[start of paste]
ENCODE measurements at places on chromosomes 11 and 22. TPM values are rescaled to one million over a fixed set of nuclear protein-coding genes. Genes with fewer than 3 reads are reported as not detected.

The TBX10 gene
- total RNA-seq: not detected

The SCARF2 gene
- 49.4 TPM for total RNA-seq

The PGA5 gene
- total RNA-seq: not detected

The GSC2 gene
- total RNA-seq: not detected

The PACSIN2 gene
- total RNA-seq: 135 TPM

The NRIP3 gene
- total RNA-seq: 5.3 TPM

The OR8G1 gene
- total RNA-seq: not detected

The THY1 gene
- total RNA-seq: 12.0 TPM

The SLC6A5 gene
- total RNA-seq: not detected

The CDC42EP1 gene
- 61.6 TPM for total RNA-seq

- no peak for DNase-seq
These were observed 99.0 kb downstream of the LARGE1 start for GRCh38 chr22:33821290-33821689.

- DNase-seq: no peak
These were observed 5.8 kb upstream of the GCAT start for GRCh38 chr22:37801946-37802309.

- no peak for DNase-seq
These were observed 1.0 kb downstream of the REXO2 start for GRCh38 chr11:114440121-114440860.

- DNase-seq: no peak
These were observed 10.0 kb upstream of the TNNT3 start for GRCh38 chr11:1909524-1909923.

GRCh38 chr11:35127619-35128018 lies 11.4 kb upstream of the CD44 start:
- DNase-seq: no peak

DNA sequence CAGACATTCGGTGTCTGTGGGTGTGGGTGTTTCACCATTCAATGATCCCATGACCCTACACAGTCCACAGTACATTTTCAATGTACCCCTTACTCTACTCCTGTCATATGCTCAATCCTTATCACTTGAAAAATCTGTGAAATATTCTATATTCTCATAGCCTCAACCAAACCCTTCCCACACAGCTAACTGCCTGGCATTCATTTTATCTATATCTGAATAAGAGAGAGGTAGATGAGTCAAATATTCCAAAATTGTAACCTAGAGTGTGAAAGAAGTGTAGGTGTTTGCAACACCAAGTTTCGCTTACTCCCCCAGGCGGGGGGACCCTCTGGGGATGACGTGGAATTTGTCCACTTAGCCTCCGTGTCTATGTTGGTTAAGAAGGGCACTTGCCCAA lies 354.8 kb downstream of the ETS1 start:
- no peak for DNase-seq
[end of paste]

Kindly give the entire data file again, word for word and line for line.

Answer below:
ENCODE measurements at places on chromosomes 11 and 22. TPM values are rescaled to one million over a fixed set of nuclear protein-coding genes. Genes with fewer than 3 reads are reported as not detected.

The TBX10 gene
- total RNA-seq: not detected

The SCARF2 gene
- 49.4 TPM for total RNA-seq

The PGA5 gene
- total RNA-seq: not detected

The GSC2 gene
- total RNA-seq: not detected

The PACSIN2 gene
- total RNA-seq: 135 TPM

The NRIP3 gene
- total RNA-seq: 5.3 TPM

The OR8G1 gene
- total RNA-seq: not detected

The THY1 gene
- total RNA-seq: 12.0 TPM

The SLC6A5 gene
- total RNA-seq: not detected

The CDC42EP1 gene
- 61.6 TPM for total RNA-seq

- no peak for DNase-seq
These were observed 99.0 kb downstream of the LARGE1 start for GRCh38 chr22:33821290-33821689.

- DNase-seq: no peak
These were observed 5.8 kb upstream of the GCAT start for GRCh38 chr22:37801946-37802309.

- no peak for DNase-seq
These were observed 1.0 kb downstream of the REXO2 start for GRCh38 chr11:114440121-114440860.

- DNase-seq: no peak
These were observed 10.0 kb upstream of the TNNT3 start for GRCh38 chr11:1909524-1909923.

GRCh38 chr11:35127619-35128018 lies 11.4 kb upstream of the CD44 start:
- DNase-seq: no peak

DNA sequence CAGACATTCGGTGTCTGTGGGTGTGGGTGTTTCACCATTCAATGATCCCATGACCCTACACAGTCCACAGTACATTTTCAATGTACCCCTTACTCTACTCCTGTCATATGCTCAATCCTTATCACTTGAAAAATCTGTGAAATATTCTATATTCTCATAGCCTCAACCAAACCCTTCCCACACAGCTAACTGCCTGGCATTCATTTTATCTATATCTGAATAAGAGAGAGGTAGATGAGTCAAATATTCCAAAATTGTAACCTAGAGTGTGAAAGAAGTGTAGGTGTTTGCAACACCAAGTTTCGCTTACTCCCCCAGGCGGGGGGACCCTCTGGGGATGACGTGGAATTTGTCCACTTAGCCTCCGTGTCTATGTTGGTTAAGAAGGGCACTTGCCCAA lies 354.8 kb downstream of the ETS1 start:
- no peak for DNase-seq